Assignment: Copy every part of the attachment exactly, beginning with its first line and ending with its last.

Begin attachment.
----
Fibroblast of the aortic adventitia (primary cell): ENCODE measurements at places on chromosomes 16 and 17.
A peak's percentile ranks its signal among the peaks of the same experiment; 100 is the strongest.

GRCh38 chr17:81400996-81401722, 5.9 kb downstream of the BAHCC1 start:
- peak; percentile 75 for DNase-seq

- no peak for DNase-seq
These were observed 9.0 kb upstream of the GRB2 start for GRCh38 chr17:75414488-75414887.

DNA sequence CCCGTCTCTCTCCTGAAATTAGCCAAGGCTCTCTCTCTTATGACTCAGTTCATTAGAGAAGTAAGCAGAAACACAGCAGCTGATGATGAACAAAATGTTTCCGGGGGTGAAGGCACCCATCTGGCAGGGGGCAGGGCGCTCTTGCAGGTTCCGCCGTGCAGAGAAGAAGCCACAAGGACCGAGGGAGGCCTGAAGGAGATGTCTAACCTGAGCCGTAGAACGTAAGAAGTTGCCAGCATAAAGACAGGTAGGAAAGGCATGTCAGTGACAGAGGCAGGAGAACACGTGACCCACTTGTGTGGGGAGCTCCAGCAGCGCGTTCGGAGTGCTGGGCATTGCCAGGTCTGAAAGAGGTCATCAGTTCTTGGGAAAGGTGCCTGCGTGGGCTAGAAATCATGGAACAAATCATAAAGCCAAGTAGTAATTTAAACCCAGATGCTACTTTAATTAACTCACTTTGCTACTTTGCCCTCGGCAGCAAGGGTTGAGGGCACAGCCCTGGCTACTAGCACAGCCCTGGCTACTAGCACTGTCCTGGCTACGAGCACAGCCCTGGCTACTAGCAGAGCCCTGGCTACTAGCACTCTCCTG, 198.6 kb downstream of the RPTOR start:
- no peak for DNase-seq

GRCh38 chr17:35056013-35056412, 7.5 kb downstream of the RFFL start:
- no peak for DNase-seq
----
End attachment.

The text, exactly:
Fibroblast of the aortic adventitia (primary cell): ENCODE measurements at places on chromosomes 16 and 17.
A peak's percentile ranks its signal among the peaks of the same experiment; 100 is the strongest.

GRCh38 chr17:81400996-81401722, 5.9 kb downstream of the BAHCC1 start:
- peak; percentile 75 for DNase-seq

- no peak for DNase-seq
These were observed 9.0 kb upstream of the GRB2 start for GRCh38 chr17:75414488-75414887.

DNA sequence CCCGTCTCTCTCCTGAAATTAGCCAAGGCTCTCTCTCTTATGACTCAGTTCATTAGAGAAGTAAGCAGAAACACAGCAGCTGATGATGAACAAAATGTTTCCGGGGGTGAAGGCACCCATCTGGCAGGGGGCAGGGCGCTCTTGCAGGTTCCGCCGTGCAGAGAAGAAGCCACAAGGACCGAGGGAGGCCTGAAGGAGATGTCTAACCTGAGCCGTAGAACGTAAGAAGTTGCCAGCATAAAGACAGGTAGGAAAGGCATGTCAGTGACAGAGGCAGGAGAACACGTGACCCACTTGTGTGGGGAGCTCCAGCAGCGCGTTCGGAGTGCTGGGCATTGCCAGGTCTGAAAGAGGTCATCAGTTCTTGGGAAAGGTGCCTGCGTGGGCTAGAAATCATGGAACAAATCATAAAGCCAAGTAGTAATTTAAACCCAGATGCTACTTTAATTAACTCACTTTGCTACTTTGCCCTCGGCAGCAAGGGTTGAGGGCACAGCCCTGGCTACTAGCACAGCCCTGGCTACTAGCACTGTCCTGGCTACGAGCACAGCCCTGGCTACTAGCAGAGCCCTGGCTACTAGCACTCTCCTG, 198.6 kb downstream of the RPTOR start:
- no peak for DNase-seq

GRCh38 chr17:35056013-35056412, 7.5 kb downstream of the RFFL start:
- no peak for DNase-seq